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Sale approval for Mystic Mountain expected soon

A MEETING in the Supreme Court next week is expected to see approval secured for a purchaser for Mystic Mountain Limited, MML, the Jamaican attraction which has been placed in bankruptcy, and for which the courts have appointed officials to restore creditors under local insolvency laws.

Wilfred Baghaloo, PricewaterhouseCoopers’ executive who has been appointed as Receiver of Mystic Mountain, had indicated that both local and regional buyers had been entertained in the quest to sell the operation.

Mystic Mountain’s default on bond payments followed the onset of the COVID-19 pandemic in March 2020, under which circumstances the tourism industry and the company’s revenues were affected.

Sky High Holdings Ltd, the secured creditor of MML, owns 100 per cent of MML’s senior secured fixed rate bonds in the principal amount of one billion, one hundred million Jamaican dollars.

MML failed to make principal and interest payments on those bonds, resulting in the full amount becoming due on the January 26, 2021.

Consequently, the debtor filed a Notice of Intention to file a proposal, pursuant to Section 11 of the Insolvency Act, which was served on the February 3, 2021. In a meeting held on February 8, an offer made to creditors was rejected, hence the receivership and the sale of the company.

A temporary injunction against sale secured by owners in 2022 was subsequently rejected.

A hearing to approve the sale is being sought in the Supreme Court before the end of April 2023. Assets for sale include purpose-built equipment for the attraction in Ocho Rios.

Receiver Baghaloo explained: “I decided voluntarily to have the court approve the sale process, hence the court matter next week.”


Meanwhile, Trustee in Bankruptcy Debbie-Ann Gordon, is protesting lack of funding and secret creditor meetings from which she has been excluded.

Gordon stated in a public notice this week: “It has been brought to the attention of the trustee by some creditors that purported creditor meetings have been convened by certain persons to the exclusion of the trustee.”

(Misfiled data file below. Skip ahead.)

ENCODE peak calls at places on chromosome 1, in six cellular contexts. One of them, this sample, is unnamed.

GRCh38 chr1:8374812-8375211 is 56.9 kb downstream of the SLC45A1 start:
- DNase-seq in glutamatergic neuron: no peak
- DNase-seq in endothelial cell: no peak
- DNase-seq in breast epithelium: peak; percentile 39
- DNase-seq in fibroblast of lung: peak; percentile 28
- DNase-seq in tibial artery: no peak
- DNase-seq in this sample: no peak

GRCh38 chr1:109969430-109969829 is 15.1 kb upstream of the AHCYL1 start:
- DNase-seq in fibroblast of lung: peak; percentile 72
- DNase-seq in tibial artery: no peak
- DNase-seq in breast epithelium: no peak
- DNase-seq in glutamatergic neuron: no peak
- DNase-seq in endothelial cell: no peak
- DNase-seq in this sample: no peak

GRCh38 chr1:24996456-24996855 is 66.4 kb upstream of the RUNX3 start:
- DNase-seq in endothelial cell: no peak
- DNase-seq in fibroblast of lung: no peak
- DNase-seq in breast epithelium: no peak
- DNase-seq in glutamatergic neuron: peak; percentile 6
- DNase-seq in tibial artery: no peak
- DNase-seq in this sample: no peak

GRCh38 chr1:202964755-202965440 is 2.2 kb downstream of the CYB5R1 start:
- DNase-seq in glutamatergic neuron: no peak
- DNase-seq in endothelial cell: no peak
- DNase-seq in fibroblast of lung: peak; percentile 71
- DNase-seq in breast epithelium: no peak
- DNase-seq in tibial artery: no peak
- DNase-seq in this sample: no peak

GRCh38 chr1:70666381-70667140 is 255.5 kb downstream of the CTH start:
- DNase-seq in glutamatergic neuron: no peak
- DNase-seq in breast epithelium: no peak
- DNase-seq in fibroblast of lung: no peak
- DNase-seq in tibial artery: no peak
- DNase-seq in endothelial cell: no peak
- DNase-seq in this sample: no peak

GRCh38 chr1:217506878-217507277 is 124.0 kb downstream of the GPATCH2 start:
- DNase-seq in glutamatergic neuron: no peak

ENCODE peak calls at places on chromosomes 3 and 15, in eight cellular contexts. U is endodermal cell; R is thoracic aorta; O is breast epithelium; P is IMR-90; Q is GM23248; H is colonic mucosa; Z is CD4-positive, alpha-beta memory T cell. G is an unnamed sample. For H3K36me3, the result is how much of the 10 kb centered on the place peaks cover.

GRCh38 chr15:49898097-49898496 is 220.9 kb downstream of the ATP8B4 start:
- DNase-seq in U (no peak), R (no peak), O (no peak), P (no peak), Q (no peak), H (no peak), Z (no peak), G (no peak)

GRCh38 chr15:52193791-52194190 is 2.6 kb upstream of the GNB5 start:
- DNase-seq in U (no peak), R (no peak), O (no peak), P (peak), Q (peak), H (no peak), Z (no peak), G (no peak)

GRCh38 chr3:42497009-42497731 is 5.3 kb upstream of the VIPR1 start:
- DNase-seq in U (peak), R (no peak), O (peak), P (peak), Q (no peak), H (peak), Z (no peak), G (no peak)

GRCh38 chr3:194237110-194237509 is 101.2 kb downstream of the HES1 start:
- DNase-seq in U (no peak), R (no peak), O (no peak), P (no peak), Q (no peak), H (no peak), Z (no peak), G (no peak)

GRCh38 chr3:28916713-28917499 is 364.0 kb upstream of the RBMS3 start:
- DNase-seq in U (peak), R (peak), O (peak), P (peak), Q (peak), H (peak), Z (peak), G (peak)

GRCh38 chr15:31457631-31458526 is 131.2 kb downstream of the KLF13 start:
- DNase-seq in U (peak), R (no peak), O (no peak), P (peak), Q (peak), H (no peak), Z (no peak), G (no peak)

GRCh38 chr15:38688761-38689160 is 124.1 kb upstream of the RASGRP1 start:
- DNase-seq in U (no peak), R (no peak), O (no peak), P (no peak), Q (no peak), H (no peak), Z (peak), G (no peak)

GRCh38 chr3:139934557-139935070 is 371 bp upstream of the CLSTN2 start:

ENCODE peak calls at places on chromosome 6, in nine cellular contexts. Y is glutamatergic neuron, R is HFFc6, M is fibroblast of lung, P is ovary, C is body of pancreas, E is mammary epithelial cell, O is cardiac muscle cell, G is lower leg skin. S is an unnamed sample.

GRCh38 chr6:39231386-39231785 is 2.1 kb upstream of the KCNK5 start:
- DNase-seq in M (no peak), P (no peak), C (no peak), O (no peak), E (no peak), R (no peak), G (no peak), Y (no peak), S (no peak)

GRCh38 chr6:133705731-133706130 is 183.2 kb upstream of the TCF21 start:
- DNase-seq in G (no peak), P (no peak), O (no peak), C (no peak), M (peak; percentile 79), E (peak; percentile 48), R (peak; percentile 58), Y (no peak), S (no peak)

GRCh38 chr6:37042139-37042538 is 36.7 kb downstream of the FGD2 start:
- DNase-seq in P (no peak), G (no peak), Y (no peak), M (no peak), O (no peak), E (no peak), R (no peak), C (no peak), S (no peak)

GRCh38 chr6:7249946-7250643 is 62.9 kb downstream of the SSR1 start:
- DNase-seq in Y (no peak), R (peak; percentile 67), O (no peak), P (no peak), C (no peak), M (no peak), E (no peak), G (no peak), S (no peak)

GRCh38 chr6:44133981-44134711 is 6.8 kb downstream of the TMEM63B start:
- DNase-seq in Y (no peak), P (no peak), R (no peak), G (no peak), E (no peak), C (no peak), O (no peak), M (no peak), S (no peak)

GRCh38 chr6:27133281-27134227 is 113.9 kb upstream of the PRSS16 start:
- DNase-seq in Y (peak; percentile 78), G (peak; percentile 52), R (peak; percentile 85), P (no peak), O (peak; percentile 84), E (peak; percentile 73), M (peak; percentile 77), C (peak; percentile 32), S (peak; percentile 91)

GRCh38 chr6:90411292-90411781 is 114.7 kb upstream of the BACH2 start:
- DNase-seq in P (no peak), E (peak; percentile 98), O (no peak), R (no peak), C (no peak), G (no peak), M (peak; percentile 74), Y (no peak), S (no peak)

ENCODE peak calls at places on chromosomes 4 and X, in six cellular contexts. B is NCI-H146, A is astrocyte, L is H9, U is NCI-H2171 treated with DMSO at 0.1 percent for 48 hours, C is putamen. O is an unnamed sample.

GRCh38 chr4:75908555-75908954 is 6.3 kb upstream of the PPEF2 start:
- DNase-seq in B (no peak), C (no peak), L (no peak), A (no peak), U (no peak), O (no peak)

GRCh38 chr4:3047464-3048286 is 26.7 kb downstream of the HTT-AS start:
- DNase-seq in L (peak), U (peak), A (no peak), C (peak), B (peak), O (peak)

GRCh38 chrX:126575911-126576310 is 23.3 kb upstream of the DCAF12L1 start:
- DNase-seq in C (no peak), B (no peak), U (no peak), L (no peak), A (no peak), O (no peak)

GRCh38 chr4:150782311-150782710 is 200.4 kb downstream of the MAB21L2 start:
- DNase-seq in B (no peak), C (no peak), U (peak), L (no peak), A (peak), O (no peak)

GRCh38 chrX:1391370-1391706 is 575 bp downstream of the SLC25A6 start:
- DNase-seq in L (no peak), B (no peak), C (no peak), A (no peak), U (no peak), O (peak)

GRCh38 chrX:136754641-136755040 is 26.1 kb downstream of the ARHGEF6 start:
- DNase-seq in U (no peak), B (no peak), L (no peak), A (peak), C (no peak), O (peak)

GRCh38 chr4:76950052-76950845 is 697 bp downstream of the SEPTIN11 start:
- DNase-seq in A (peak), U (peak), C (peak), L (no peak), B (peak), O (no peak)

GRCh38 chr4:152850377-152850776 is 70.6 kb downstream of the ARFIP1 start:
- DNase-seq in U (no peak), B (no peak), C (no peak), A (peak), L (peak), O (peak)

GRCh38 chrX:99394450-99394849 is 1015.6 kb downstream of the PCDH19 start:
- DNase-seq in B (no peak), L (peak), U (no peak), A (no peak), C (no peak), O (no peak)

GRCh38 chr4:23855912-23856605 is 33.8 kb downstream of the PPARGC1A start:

The trustee stated: “For the orderly administration of a bankrupt estate … the law requires that creditor meetings be convened and chaired by the Trustee, who represents the entire body of creditors. Creditors are therefore being alerted that such meetings are illegal.”

Meanwhile, another contention of the trustee is that lack of funding from the company’s assets has affected the ability of the division to function optimally. This matter, The Financial Gleaner understands, is also to be aired in court.

The published update for creditors said among other matters: “It is to be noted that the expenses of the receiver assigned by the secured creditor incurred since February 2022 continue to be paid out of the assets of Mystic Mountain.”

By contrast, to date, Gordon stated: “No resources whatsoever have been made available to the Trustee to carry out its lawful function. This has hindered efficient administration for the bankruptcy.”

Notwithstanding, it was noted: “The trustee continued to represent Mystic Mountain and all creditors in legal proceedings.”

In response to the trustee’s claims, Baghaloo said: “I believe the matters in the trustee advertisement are the subject of court hearings, so I cannot comment. The court will obviously make its own pronouncements in due course.

“Overall, we continue to observe the acts and regulations germane to this matter to the best of our ability and interpretation. The overall objective remains to ensure a proper management of the receivership process for the benefit of all creditors (secured and otherwise).”


The notice from the trustee also shared that the secured creditor of Mystic Mountain had not established its security to the satisfaction of the trustee.

Accordingly, it was noted that the secured creditor’s standing “in priority”, in relation to other creditors, remained in question.

Gordon also said that of five Inspector claims against Mystic Mountain, only one has been admitted to date and the other four have been advised, it was noted, of the trustee’s reasons for non-admittance to date.

By law, the trustee must verify claims against the estate of Mystic Mountain and reconcile these with its books and records.

The trustee stated: “Although faced with several obstacles, including denial of access to the books and records of Mystic Mountain, the trustee has engaged auditors to deal with the process so that credible claims can be finalised and admitted for immediate payout at a verified value, once funds are in the hands of the trustee for distribution or as ordered by the court.”

The trustee said that fairness was being targeted and that otherwise the court would be asked to intervene.

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